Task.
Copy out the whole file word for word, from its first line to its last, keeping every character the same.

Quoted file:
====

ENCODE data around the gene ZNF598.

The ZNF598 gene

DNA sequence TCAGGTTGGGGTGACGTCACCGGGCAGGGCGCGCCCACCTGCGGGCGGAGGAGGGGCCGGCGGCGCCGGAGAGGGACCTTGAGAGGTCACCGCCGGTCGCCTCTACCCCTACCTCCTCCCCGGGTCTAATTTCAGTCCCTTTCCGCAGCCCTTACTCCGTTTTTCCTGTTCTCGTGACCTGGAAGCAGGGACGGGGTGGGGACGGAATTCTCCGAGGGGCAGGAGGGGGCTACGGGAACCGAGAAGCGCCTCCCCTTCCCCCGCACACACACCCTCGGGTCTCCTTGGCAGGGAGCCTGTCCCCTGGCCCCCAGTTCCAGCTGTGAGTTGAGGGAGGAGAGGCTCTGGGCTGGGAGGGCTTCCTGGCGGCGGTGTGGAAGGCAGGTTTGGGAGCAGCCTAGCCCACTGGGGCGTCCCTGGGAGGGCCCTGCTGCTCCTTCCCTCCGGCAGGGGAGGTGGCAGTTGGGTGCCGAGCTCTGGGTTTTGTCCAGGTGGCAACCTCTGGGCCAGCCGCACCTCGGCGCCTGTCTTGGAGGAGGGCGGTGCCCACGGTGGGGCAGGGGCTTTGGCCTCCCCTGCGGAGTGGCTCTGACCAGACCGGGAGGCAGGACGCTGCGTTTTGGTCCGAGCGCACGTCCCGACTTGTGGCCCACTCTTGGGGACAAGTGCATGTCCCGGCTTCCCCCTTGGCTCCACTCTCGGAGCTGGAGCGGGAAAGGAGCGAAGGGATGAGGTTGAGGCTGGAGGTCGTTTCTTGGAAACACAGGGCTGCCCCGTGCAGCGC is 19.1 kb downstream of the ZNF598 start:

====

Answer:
ENCODE data around the gene ZNF598.

The ZNF598 gene

DNA sequence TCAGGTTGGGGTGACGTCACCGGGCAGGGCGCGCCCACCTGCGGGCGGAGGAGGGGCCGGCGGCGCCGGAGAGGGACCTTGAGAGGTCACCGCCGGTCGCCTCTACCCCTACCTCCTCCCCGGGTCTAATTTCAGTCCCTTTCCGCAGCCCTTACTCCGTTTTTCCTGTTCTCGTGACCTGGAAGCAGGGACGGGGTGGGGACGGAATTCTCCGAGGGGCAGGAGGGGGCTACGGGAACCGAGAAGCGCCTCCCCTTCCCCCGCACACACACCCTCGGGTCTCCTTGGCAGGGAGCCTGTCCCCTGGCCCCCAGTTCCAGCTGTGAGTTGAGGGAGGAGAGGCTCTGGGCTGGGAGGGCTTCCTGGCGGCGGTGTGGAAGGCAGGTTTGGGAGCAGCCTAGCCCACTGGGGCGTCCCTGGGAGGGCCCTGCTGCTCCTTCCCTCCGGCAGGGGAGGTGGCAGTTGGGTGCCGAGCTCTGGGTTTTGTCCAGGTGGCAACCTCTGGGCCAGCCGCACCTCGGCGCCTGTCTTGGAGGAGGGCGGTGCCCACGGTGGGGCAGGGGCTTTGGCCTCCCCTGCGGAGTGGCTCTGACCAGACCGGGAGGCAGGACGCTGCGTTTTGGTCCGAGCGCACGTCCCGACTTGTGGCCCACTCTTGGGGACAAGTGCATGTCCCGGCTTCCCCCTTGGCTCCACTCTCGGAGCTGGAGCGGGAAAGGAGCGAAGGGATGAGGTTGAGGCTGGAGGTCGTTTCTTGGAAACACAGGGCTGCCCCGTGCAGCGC is 19.1 kb downstream of the ZNF598 start: